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Issues in Science and Technology Librarianship
Fall 2011


ISTL Was OA Before OA Was Cool

David Flaxbart
Viewpoints Editor
Issues in Science and Technology Librarianship

Copyright 2011, David Flaxbart. Used with permission.

While charged with writing a Viewpoint column marking the fifteenth anniversary of Issues in Science and Technology Librarianship (it's actually the twentieth anniversary if you count our pre-web predecessor newsletter), the topic of Open Access (OA) kept popping into my mind. ISTL is and has always been an open-access publication intended to benefit library practitioners the world over. It has a wide international readership and some of our articles get a lot of hits and quite a few citations. (Certainly more readers and hits than a pricey commercial competitor that shall remain unnamed.) It's run entirely by volunteer labor and generously hosted at no charge by the University of California at Santa Barbara Library.

ISTL is something the Science and Technology Section and ACRL can be proud of. We were walking the OA walk before OA was even a thing, and OA still is the exception among ALA division publications. And that begs a question: Why have librarians been so slow to adopt the open access model for their own publications, all while preaching the OA gospel to researchers in every other field? Why are most of the top journals in our field still locked behind the expensive paywalls of the most OA-unfriendly publishers in the world? If we can't manage to liberate them and make our collective work open and sustainable, how can we realistically expect biologists and engineers to do so?

Of course, we need to be honest about the true benefits of Open Access. Let's face it, most of its promise has turned out to be overstated. It's unlikely that OA will radically remake the world of scholarly communication, nor will it have much positive effect on libraries' bottom lines. It may not confer a "citation advantage" that some claim it does. But we can be fairly confident that it does widen readership, and that in itself is a worthwhile goal.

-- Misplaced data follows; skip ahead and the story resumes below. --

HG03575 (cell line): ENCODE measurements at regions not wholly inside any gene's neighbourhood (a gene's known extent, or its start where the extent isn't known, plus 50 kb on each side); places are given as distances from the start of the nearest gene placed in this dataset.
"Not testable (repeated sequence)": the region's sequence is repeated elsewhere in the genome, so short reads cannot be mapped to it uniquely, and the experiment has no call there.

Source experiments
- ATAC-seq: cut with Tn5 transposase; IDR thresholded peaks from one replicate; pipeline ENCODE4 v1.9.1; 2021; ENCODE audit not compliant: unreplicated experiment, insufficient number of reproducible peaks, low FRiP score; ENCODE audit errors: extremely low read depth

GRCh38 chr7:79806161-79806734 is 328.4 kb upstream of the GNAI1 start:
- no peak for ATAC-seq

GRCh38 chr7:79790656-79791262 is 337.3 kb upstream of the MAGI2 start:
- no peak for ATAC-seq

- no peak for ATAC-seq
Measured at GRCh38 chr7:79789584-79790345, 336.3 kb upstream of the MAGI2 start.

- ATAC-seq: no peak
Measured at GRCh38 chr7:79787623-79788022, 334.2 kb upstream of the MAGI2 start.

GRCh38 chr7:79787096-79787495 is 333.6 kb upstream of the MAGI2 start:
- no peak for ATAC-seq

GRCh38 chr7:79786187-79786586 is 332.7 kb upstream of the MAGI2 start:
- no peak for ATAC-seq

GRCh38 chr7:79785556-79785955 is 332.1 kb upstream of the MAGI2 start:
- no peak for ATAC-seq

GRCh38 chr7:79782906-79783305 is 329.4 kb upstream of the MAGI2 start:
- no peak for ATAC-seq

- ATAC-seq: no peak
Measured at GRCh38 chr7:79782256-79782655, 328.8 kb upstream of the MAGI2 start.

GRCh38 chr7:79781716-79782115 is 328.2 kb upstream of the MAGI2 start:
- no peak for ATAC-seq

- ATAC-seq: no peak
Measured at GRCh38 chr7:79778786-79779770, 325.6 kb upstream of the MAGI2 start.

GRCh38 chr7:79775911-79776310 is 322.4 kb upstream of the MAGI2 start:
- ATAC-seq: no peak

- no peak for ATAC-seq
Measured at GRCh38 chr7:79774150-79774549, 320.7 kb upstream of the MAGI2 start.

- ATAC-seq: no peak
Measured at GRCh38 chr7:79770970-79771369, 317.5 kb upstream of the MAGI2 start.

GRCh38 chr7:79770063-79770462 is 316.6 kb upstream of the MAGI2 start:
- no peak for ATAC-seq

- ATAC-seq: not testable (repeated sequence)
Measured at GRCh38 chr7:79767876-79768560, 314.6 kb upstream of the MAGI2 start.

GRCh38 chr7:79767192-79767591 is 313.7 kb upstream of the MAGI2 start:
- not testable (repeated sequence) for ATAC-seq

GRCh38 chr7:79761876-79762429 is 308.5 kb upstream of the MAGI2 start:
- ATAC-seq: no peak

Journals used to have to worry a lot about where they were indexed. For instance, ISTL is not indexed by Thomson-Reuter's Web of Knowledge. (Neither is the competitor, anymore.) In the old days this might have been a handicap to discovery. But Google Scholar is making rapid inroads against traditional A&I services, so this is not such a big deal anymore. Our content can be readily found, and full text is just a click away.

A lot of brickbats have been thrown at the Library Literature in recent years, with some justification. Critics accuse it of lacking intellectual and statistical rigor, of being too survey-oriented, self-repeating, and too often poorly written. It can be dominated by how-we-done-it-good preening, and is prone to navel-gazing. (Do we really need another survey of librarians' attitudes toward tenure? No, we don't.) It's afflicted with way too many articles that one might call "elaborate statistical demonstrations of the blatantly obvious." To be fair, librarianship is not medicine or physics: there probably aren't any breakthroughs in the offing. It's a process-oriented profession, and its literature can't help but reflect that.

Still, every now and then I run across an article that engages me and makes me think about what we're doing and how we can perform our jobs better, or understand more about the environment in which we work. That's the kind of contribution we want to attract to ISTL. It doesn't have to be earth-shaking, but it ought to be empirical and elegant, original and insightful, and most of all useful beyond the author's immediate sphere. Not too much to ask, no?

Our corner of Libraryland is faced with an array of daunting existential and economic challenges, and to meet them we need both the wisdom of veterans and the insights of neophytes. So next time you have a eureka moment and write something up that's worth sharing, whether a peer-reviewed tour de force or a bold opinion piece, think about your potential audience and send it along to us. Don't hide your work behind an overpriced firewall. Don't give away your copyright for no reason. ISTL belongs to STS, but it welcomes contributions from our colleagues everywhere.

Our readers are also our authors, and we thank them all for making ISTL an outstanding success for fifteen years. Here's to the next fifteen!

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